Now, I’m probably not being totally fair here, since my knowledge of these games isn’t firsthand. A neighbor of mine was going through a divorce some years back, and I asked how his son (aged eight or so) was doing. My neighbor replied, “Oh, he’s got his [World of] Warcraft, he’ll be fine.” I am happy to report that this kid, who’s probably in high school now, hasn’t yet opened fire on anybody. So I suppose you should go ahead and allow gaming to be your child’s pandemic panacea if that seems to be their thing.

What if the pandemic is helping your kid?

Now, is it possible your child is feeling stress or guilt because the pandemic is going just fine, and in fact has its benefits for her? Of course! This article acknowledges that some kids may have “commitments they didn’t want to keep or some people (classmates, teachers, coaches) they didn’t want to see, so this crisis might actually bring some relief,” but assures us this doesn’t need to be seen as a problem, since “it’s also OK to be happy.” The article suggests you tell your kid, “There’s no right or wrong way to feel.” I actually disagree with this (for example, it’s wrong to feel compassion for anti-vaxxers, those fricking savages) but the overall idea is a good one. You can tell your kid, “Look, the reality is, your standard of living has always been higher than that of most of the world’s population; this country was built on slavery and the eradication of the native population; and all your clothing and electronics are made in overseas sweat shops by underpaid children with no benefits. So there’s ample precedent for you to come out just fine while others across the globe are suffering. Why worry about that now? Just be happy that you’re happy!” I’m sure she will feel much better.

Your teen has COVID … now what?

If your teen gets COVID, he or she is bound to feel pretty humiliated, given all the haranguing you did about staying safe, and all the resources available that he or she obviously failed to take advantage of. In this instance you need to take an honest look at how your teen is doing overall vs. yourself. If you’re in an even worse way, then it may be time to go ahead and rub it in, saying, “I told you so!” and “You should have listened!” and maybe even “You’re getting what you deserve!” This will of course be devastating for your child, but it’ll feel so good for you, it’s probably worth it. On the other hand, if your kid has been suffering even more than you, then his or her feelings come first and you need to do whatever is necessary to prevent guilt or shame from surfacing. “Whatever is necessary” basically means saying, with utter sincerity, “Hey, don’t feel bad—it happens to the best of us.” Now, “sincerity” in this case means you speak from experience. That’s right, it’s time to go get COVID. Head down to an indoor megachurch service, replete with a full choir, preferably in Houston, and don’t you dare wear a mask!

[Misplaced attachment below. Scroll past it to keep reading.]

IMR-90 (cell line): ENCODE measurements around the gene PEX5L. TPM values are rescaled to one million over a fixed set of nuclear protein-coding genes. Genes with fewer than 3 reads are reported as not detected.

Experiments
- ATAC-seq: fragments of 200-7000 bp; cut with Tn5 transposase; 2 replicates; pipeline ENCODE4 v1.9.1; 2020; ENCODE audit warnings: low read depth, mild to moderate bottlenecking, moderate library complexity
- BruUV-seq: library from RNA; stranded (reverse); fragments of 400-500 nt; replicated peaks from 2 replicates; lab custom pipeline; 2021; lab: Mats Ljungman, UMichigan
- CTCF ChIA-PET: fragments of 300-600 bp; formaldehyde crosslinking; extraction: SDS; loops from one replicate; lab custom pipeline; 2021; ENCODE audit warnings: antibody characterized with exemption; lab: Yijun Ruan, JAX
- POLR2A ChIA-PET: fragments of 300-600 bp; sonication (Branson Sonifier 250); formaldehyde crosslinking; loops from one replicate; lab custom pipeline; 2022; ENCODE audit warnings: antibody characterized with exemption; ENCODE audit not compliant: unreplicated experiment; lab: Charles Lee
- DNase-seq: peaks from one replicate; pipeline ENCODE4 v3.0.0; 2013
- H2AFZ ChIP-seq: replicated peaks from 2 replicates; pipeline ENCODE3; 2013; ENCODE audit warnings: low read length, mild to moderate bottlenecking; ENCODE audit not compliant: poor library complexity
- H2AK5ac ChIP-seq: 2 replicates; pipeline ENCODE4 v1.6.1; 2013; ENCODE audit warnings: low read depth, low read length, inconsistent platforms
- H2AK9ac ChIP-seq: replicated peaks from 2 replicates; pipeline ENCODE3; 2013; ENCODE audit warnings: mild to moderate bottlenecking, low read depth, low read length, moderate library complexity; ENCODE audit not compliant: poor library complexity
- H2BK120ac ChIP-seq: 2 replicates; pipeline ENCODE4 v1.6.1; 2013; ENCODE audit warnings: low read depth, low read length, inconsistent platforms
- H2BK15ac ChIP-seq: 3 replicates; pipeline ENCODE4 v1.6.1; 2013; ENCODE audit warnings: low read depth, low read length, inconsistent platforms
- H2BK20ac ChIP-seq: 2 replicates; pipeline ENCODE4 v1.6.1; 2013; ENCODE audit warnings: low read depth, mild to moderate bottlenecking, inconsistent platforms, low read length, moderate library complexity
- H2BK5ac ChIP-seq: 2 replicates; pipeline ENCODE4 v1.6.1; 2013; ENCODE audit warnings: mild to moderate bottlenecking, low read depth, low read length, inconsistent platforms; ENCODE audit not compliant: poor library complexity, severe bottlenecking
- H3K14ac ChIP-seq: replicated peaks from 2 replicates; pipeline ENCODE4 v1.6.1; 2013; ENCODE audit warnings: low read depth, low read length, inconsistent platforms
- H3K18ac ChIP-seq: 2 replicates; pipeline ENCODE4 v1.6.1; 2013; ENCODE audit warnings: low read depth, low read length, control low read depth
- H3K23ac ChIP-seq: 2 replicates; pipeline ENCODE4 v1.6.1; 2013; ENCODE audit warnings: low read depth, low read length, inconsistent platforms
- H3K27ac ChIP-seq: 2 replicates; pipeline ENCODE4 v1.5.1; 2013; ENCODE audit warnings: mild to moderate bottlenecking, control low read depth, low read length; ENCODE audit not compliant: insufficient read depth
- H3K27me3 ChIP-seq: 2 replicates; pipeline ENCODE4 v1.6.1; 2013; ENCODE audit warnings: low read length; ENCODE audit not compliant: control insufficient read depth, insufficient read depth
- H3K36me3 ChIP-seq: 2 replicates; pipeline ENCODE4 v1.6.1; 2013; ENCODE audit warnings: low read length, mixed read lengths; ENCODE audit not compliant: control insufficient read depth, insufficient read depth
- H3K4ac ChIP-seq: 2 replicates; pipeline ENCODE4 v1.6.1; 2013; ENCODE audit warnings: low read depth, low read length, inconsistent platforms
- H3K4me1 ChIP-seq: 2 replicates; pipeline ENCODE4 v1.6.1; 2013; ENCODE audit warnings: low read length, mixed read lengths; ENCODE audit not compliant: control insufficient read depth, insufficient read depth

But seriously…

Okay, I had a little fun here, but you might be thinking, “Hey, this is no laughing matter.” I would politely disagree—to me, almost everything is a laughing matter—but I will concede that we should take this issue seriously. Perhaps this post at least has you thinking about how the pandemic affects your teen, and if nothing else I’ve linked to ten perfectly sincere and potentially helpful articles.

More reading on the pandemic

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Saturday, January 8, 2022

The DUMB Approach to New Year’s Resolutions


Well, it’s that time of year again, when people start sentences with “it’s that time of year again.” What’s worse, it’s the time for countless articles about New Year’s Resolutions, and why people fail at them, and how to finally get them right. As you can see, I’m just adding to the problem—but this post is different because I’m right, whereas all those other articles are wrong. So keep reading!

Why not SMART resolutions?